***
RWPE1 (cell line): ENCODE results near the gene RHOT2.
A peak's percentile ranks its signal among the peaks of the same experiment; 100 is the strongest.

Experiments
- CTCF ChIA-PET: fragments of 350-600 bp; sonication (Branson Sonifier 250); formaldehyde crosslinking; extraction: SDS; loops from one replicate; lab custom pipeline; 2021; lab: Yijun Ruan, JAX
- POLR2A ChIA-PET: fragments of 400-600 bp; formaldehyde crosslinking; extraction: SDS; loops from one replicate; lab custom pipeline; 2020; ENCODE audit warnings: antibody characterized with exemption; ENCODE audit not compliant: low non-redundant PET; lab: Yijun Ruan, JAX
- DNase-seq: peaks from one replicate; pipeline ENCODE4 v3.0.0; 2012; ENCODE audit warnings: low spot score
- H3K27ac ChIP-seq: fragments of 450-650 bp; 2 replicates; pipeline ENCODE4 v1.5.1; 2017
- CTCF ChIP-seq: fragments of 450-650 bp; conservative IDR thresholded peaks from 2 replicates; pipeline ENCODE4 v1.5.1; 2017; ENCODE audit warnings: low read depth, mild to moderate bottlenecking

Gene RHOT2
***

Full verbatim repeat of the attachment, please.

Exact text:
RWPE1 (cell line): ENCODE results near the gene RHOT2.
A peak's percentile ranks its signal among the peaks of the same experiment; 100 is the strongest.

Experiments
- CTCF ChIA-PET: fragments of 350-600 bp; sonication (Branson Sonifier 250); formaldehyde crosslinking; extraction: SDS; loops from one replicate; lab custom pipeline; 2021; lab: Yijun Ruan, JAX
- POLR2A ChIA-PET: fragments of 400-600 bp; formaldehyde crosslinking; extraction: SDS; loops from one replicate; lab custom pipeline; 2020; ENCODE audit warnings: antibody characterized with exemption; ENCODE audit not compliant: low non-redundant PET; lab: Yijun Ruan, JAX
- DNase-seq: peaks from one replicate; pipeline ENCODE4 v3.0.0; 2012; ENCODE audit warnings: low spot score
- H3K27ac ChIP-seq: fragments of 450-650 bp; 2 replicates; pipeline ENCODE4 v1.5.1; 2017
- CTCF ChIP-seq: fragments of 450-650 bp; conservative IDR thresholded peaks from 2 replicates; pipeline ENCODE4 v1.5.1; 2017; ENCODE audit warnings: low read depth, mild to moderate bottlenecking

Gene RHOT2